Almost every self help book begins with setting goals to the point where it almost becomes a cliché. This is not intended to be a self help book but an aid to finding freedom particularly in our finances. However an interesting byproduct of financial freedom is the discovery of many other new freedoms in your life.
A number of years ago I worked and lived with several heroin addicts. These people were at a stage where they wanted to change. They were fed up with a meaningless and aimless life in which they would probably die. What I discovered was that the addictions were not their real problem. Usually there was some part of their lives that they had found so unsatisfying that an escape into drugs seemed to be their only option. Once they were addicted they were totally committed to that habit. Their lives revolved around the next fix or how they were going to get the next lot of drugs. To change required replacing that passion with something new. That change to be effective needed to be totally life encompassing. It meant removing themselves from that environment and replacing it with a new one that gave them the freedom to be themselves without the aid of drugs.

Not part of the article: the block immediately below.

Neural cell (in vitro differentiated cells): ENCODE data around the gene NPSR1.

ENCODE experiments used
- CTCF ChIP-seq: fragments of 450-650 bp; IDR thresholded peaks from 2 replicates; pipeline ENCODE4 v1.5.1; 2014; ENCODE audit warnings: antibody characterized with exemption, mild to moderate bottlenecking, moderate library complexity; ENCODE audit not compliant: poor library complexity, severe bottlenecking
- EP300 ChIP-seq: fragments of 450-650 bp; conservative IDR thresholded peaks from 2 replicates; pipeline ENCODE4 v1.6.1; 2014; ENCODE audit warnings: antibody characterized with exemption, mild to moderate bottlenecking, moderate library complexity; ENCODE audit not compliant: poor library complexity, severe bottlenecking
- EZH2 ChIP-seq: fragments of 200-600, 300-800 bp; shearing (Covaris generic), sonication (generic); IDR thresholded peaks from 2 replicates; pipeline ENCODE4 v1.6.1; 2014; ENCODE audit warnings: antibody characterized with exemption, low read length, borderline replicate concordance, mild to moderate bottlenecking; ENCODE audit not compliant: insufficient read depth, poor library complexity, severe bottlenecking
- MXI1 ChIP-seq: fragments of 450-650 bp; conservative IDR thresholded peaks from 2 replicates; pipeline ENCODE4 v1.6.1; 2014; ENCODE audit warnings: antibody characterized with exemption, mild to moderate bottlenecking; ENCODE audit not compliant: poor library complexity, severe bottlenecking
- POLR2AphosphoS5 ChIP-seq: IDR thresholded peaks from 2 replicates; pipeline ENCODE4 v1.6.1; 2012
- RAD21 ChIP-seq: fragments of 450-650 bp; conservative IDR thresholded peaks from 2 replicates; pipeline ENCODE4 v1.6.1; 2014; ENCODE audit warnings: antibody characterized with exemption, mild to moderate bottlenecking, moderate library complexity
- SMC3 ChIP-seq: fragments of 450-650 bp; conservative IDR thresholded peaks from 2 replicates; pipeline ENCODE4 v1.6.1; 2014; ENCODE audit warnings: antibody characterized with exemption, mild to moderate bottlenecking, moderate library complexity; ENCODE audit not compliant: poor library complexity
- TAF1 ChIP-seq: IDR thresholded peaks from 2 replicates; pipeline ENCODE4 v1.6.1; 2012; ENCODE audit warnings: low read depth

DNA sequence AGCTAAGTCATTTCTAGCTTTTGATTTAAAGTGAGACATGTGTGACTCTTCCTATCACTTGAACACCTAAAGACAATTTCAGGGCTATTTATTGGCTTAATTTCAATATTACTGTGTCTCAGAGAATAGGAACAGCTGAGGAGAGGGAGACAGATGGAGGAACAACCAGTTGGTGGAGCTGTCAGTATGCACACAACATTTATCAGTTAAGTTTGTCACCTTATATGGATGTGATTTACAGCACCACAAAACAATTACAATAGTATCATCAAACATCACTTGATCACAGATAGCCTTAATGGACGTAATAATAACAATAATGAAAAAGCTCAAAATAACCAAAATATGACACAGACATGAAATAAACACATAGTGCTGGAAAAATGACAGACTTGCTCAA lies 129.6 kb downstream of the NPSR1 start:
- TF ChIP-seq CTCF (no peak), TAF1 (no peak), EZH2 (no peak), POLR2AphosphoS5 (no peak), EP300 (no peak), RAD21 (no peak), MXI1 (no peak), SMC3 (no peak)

In many ways that is what we need to do if we are to find freedom and flow in life. Our lives need to be ruled by some new order. We need to replace hopelessness with hope.
Tim Costello quotes Ivan Illich an advocate of the poor in South America. He was asked what the most powerful way to change a society. Illich response was this,
“Neither revolution nor reformation can ultimately change a society. Rather you must tell a new and powerful tale, one so pervasive that it sweeps away the old myths and becomes the preferred story, one so inclusive that it gathers all the bits from the past and our present into a coherent whole, one that even shines some light into the future so that we can take the next step forward”.
I believe this is also true for us as individuals. We need to gather our lives so far into a coherent whole and then begin to create a new story for our lives. Once we begin this process we can then begin to make progress.
Viktor Frankl a psychologist was imprisoned in a German concentration camp during the second world war. During this time he had the chance to observe human behaviour set in the most awful of conditions. He observed that when faced with the same conditions that people responded in different ways. Some were able to rise above their circumstances and others were enveloped by them and gave up in despair. He also observed that even in a concentration camp there were those who were happy.
He concluded from this experience that:
“Happiness is never achieved as an end in itself. It is always a by product of either: giving yourself to a higher cause or giving yourself to another in love”.